Deaf Moths Use “Acoustic Camouflage” to Evade Echolocation
According to new research, the fuzz you see on the chest of moths is specifically designed to muffle sound and protect them from bats.
Many moths are deaf, which is dangerous considering the fact that their main predators are bats, which use echolocation to hunt. If a moth doesn’t know how much noise it’s making and at a given, how should can it know it’s at risk?
According to researchers from Bristol University in the United Kingdom, who published their findings in the Journal of the Acoustical Society of America (ASA) this month, there’s a simple explanation: deaf moths often grow fur designed to muffle the sounds they make.
Nocturnal moths are often hunted down by bats which use echolocation, or the process of using sound to map and navigate the area around you. This means that if the bats can’t hear a moth, it has a better chance at survival.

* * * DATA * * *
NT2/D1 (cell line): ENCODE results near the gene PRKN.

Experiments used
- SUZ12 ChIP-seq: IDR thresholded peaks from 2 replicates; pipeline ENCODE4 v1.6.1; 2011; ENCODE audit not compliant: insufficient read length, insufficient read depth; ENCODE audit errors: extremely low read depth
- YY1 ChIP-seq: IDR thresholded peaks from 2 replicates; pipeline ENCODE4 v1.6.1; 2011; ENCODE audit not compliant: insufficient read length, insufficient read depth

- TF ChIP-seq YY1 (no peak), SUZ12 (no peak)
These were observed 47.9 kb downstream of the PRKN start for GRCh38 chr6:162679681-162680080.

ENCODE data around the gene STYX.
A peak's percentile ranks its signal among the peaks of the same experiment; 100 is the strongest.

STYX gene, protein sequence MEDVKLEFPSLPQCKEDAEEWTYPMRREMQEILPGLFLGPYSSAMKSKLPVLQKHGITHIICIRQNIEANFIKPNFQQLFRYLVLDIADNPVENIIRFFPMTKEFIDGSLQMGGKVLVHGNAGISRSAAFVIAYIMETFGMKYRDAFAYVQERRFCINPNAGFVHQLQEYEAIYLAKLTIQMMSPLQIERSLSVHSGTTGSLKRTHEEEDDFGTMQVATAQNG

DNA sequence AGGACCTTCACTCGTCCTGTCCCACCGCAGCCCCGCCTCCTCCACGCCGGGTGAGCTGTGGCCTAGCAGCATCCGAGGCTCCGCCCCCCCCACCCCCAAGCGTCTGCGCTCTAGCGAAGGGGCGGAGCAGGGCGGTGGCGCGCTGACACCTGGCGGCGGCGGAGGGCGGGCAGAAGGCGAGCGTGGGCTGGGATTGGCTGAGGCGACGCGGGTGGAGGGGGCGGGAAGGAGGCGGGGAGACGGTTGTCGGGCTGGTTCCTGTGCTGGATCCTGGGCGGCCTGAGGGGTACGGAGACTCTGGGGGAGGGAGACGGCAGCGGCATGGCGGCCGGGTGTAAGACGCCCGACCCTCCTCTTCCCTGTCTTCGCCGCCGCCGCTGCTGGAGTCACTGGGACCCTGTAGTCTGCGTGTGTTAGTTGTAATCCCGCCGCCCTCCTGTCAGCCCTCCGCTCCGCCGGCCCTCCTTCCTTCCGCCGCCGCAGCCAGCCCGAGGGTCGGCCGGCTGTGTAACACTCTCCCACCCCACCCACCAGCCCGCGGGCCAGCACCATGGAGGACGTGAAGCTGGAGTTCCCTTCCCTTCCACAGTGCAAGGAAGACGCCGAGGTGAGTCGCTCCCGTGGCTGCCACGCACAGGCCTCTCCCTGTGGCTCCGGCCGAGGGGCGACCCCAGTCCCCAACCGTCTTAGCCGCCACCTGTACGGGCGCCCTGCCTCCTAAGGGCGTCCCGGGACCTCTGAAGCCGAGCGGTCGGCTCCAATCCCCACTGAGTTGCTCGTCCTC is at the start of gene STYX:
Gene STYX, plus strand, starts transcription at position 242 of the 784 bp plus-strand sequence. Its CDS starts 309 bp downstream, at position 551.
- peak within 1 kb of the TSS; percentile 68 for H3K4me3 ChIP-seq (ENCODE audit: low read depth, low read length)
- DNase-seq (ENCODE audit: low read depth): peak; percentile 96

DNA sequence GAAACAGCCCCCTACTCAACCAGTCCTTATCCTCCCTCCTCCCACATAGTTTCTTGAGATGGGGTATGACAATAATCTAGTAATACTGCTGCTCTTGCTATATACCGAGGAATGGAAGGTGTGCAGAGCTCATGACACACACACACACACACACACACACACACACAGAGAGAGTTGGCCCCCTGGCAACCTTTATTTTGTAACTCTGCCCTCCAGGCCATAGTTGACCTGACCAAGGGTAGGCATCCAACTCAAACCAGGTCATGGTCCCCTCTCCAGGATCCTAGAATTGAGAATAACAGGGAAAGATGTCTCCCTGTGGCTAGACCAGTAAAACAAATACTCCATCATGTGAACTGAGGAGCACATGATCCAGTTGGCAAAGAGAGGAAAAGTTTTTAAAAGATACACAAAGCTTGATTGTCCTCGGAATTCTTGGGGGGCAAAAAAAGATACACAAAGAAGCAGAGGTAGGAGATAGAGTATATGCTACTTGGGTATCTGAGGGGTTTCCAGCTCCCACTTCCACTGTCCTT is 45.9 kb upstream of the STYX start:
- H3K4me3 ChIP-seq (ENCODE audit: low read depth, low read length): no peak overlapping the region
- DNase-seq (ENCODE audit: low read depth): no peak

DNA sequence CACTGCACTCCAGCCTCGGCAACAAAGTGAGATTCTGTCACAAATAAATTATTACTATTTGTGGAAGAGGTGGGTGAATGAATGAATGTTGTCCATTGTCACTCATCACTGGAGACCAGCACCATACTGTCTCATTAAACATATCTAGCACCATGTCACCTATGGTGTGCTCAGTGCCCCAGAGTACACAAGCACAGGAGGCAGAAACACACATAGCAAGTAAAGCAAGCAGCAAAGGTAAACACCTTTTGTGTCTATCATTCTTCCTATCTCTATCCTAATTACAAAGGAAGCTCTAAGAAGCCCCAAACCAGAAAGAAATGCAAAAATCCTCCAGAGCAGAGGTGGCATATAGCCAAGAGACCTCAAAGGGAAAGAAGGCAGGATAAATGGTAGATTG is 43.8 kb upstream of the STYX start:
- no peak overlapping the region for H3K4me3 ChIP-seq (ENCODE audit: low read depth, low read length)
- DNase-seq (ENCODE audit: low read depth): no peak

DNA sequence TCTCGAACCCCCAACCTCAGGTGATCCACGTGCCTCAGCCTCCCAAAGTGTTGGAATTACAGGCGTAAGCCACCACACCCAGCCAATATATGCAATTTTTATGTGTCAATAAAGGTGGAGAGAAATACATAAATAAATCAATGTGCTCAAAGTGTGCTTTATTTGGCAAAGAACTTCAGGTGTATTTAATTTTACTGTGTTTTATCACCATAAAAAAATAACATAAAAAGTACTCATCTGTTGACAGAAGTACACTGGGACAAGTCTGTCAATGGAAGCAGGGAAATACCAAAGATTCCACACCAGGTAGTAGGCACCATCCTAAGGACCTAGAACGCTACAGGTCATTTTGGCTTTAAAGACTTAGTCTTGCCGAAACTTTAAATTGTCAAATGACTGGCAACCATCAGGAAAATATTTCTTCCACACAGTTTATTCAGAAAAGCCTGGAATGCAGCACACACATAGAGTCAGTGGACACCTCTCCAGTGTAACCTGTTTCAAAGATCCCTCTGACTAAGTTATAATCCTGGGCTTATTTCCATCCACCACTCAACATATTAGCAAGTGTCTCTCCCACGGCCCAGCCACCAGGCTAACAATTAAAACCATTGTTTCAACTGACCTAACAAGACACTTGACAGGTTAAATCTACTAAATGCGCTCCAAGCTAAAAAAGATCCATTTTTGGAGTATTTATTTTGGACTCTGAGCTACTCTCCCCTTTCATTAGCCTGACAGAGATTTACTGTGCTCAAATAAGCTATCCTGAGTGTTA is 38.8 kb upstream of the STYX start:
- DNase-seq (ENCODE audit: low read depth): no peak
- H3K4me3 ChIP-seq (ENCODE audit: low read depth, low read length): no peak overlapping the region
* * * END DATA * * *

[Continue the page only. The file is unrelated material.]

Certain nocturnal, deaf moths, like the Madagascan Bullseye moth, have taken advantage of this circumstance by developing fur on their thoraxes, a chest-like space on certain species that’s between the neck and abdomen. Compared to other insects, such as butterflies, moths have fur with far superior sound-muffling capabilities.
"The thorax fur of the moths was able to absorb up to 85 percent of the impinging sound energy,” lead researcher Tom Neil said in a press release. “The maximum absorption we found in butterflies was just 20 percent."
There are certain species of moths that have ultra-sensitive hearing, with tiny eardrums, that allow them to detect extremely subtle movements of bats. However, that’s on the extreme end of the spectrum, and most moths are living in a world without noise, fighting to survive.